340 meters per second

Trust only movement. Life happens at the level of events, not of words. Trust movement.

&mdash Alfred Adler (1870-1937)

Wednesday, May 17, 2006

Will wonders never cease?

Usually, Gazette editorials are targets for carefully-crafted loogies, phlegmatic projectiles summoned forth by my contempt for the facile, pretentious blowhards who pen these thinly-veiled neo-con tracts. Usually. Today's one of those rare days when I actually find myself nodding as I read the editorial board's criticisms of Harper's incomprehensible plan to scrap EnerGuide:

Axing EnerGuide is short-sighted

The Gazette

Wednesday, May 17, 2006

No matter what kind of made-in-Canada solution the Harper government proposes to the problem of greenhouse gas emissions, it will inevitably involve cutting back on energy consumption.

The amount of the reduction, and the speed with which any target can be met, is what's under consideration, not the need to reduce consumption.

This makes the Conservatives' decision to cancel the EnerGuide program all the more puzzling. The program seems to fit perfectly with Conservative values: It calls on the private sector; encourages homeowners to take matters of energy conservation in hand themselves and provides public money only after private money has been spent and the work verified.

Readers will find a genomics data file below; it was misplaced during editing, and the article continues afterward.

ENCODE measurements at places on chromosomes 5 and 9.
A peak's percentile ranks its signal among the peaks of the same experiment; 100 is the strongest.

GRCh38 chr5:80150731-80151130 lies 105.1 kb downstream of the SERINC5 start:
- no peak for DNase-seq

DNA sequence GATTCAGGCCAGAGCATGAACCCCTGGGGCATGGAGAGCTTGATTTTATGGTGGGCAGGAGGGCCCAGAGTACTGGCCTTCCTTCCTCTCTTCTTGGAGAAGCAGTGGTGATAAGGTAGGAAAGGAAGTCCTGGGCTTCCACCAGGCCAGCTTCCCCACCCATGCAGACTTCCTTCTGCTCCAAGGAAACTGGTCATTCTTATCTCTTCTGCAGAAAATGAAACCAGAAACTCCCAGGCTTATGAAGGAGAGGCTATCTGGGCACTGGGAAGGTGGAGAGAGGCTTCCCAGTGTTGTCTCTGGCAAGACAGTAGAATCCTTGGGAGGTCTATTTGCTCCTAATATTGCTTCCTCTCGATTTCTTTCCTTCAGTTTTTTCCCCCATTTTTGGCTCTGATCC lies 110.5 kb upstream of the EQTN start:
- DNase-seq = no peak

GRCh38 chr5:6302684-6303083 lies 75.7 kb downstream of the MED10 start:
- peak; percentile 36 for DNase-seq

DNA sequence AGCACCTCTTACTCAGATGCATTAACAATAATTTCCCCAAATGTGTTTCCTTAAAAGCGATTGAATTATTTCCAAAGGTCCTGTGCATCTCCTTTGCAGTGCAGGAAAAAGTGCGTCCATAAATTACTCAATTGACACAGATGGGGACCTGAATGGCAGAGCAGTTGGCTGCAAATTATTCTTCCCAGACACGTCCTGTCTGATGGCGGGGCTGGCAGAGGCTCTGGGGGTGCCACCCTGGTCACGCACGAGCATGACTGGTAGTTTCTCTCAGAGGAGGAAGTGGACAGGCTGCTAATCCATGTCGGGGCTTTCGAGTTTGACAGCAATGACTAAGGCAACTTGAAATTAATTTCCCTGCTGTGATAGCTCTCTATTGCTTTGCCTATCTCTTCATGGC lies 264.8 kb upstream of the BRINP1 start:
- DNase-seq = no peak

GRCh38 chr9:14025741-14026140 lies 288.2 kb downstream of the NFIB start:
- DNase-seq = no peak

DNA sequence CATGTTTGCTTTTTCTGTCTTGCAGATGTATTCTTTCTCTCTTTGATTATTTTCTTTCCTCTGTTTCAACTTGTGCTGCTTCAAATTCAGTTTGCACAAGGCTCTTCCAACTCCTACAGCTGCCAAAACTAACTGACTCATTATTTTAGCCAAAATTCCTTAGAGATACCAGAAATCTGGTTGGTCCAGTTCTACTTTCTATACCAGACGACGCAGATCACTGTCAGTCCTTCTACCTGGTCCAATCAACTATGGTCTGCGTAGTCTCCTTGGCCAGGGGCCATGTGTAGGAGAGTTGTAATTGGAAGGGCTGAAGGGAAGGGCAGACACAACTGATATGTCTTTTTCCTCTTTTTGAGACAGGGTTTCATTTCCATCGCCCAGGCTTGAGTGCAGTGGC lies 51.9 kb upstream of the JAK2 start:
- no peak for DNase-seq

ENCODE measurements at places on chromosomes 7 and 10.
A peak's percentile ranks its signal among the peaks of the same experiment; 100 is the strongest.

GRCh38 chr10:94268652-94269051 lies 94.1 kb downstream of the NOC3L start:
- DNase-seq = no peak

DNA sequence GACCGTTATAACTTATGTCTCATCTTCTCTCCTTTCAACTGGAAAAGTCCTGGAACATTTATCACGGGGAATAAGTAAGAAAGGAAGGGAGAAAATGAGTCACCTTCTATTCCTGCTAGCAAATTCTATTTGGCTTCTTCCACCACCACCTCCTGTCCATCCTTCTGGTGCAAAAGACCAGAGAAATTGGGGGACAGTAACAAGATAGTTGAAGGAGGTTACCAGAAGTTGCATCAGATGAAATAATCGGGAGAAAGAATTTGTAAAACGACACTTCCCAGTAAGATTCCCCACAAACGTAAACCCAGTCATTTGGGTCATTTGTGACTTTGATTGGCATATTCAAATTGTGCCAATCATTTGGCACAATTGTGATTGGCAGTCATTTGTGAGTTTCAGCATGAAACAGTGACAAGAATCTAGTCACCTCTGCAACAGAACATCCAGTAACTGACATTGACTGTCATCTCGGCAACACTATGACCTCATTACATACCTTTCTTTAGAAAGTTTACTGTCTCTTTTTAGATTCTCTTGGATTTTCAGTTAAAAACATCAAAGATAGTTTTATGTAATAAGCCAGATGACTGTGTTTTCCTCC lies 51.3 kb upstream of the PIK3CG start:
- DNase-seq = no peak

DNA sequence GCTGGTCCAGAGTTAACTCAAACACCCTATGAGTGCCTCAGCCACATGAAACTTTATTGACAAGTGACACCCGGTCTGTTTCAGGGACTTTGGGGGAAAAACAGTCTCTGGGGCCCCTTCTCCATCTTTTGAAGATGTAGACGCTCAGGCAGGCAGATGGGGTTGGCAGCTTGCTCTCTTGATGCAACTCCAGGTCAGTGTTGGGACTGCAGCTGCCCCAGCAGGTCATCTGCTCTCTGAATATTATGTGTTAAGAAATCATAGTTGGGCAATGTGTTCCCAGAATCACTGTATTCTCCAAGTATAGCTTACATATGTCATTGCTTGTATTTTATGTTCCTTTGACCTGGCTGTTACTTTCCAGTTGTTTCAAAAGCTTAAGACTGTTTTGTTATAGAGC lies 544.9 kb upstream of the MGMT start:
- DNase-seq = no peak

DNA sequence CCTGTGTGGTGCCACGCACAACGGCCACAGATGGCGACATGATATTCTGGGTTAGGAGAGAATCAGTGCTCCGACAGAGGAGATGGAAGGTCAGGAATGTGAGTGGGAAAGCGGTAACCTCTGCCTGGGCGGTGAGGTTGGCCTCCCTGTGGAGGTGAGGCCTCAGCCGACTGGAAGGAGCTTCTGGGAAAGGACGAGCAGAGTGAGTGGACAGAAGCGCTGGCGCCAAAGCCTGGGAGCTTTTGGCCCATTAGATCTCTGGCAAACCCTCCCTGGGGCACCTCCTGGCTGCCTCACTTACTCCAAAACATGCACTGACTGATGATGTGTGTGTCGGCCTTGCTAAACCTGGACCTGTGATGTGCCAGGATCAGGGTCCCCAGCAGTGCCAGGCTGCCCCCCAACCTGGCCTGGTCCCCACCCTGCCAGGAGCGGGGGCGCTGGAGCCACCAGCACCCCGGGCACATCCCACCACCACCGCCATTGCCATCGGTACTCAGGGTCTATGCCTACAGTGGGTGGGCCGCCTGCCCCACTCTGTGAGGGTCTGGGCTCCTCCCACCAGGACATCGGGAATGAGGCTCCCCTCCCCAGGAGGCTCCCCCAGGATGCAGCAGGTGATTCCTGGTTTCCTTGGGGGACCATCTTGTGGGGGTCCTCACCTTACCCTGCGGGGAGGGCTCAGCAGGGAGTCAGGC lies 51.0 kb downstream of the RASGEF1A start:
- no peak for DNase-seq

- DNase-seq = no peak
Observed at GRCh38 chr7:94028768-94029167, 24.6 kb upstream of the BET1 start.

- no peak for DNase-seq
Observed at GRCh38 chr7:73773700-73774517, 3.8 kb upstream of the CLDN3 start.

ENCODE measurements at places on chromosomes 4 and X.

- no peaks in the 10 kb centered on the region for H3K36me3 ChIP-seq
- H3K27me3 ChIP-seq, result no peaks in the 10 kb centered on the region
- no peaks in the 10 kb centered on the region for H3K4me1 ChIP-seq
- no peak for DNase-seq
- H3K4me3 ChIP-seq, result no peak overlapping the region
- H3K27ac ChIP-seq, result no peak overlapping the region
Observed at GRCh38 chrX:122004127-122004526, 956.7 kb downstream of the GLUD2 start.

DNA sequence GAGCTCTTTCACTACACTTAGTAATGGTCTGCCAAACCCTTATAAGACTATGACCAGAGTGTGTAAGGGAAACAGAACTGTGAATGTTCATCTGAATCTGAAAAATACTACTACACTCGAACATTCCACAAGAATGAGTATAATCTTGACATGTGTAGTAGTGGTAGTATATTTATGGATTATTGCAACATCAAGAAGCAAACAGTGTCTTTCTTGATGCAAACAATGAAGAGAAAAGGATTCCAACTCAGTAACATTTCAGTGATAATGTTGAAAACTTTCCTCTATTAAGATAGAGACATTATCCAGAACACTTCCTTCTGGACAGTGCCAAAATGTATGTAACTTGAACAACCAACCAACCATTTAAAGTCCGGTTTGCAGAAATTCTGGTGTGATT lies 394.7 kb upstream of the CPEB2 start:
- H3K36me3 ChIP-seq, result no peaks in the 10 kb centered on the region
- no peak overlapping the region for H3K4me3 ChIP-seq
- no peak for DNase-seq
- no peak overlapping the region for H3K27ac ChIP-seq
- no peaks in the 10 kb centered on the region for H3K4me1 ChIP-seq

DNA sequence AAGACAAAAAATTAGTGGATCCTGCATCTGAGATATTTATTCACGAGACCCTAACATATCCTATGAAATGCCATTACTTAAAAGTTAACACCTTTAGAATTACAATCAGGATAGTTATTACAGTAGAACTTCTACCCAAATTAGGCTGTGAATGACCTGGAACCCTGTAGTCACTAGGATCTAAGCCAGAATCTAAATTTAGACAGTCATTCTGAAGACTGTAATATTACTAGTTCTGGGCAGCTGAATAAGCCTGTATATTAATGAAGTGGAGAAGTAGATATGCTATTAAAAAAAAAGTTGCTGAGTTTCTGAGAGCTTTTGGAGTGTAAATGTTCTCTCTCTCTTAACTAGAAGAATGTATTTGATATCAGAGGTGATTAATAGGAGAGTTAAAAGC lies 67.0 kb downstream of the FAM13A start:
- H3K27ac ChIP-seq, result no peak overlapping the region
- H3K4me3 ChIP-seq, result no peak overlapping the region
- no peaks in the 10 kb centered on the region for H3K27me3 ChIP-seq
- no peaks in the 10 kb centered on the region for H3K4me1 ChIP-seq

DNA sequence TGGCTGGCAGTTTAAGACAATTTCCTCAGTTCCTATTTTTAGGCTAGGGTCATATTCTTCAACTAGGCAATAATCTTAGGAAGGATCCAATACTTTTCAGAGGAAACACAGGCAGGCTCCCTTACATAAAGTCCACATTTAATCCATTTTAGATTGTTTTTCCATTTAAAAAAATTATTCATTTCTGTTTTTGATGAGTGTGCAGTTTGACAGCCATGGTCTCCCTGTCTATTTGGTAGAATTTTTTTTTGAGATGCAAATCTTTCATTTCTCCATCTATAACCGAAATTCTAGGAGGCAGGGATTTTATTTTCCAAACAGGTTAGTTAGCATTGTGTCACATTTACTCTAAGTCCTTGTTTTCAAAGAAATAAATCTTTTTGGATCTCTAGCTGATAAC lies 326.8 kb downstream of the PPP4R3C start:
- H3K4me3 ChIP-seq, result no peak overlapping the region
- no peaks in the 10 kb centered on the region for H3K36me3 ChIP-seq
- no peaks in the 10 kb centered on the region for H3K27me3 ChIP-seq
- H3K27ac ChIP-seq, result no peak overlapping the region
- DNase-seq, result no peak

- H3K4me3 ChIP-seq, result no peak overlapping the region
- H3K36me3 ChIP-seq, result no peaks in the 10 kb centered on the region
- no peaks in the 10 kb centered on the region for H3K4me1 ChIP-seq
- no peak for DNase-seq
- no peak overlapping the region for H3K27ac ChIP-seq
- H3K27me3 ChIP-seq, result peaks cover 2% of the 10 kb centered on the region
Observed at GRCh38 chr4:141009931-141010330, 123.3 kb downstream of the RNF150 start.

The savings from the program launched in 1998 are substantial. Homeowners received federal grants, on average worth $1,000, to retrofit their homes to make them more energy efficient.

In Saskatchewan, for instance, homeowners who participated in the program were able to cut back by a third on their energy consumption. Retrofit changes cost, on average, between $10,000 and $15,000.

Under the EnerGuide program, between October 2003 and March this year, about 52,000 homeowners received $75 million from Ottawa once they improved their energy efficiency rating.

Homeowners invested three and a half times as much in renovations to achieve the higher rating. The resulting savings, according to a published report, were roughly 28 per cent.

Residential energy consumption is far from negligible in Canada. According to the federal government's own figures, the residential sector's energy use increased by 13 per cent between 1990 and 2003. The resulting greenhouse gas emissions increased by 15 per cent, or 10.3 megatonnes.

But--and this is crucial--without energy efficiency improvements, residential energy use would have climbed by 32 per cent between 1990 and 2003.

Improvements to the thermal covering of Canadian homes, coupled with more efficient appliances and heating equipment, whether for air or water, led to a gain in residential energy efficiency.

This is a significant step forward. There is no reason to jeopardize these gains. Global warming will be contained when everyone puts their effort into it. Countries, large and small, developed and developing, and citizens at all economic levels must be involved in saving the planet we all share.

The beauty of a program like EnerGuide is that it not only helps stop energy waste, it also makes individual citizens aware of how they contribute to a global problem. That is how people learn to stop polluting the world beyond the point of no recovery.


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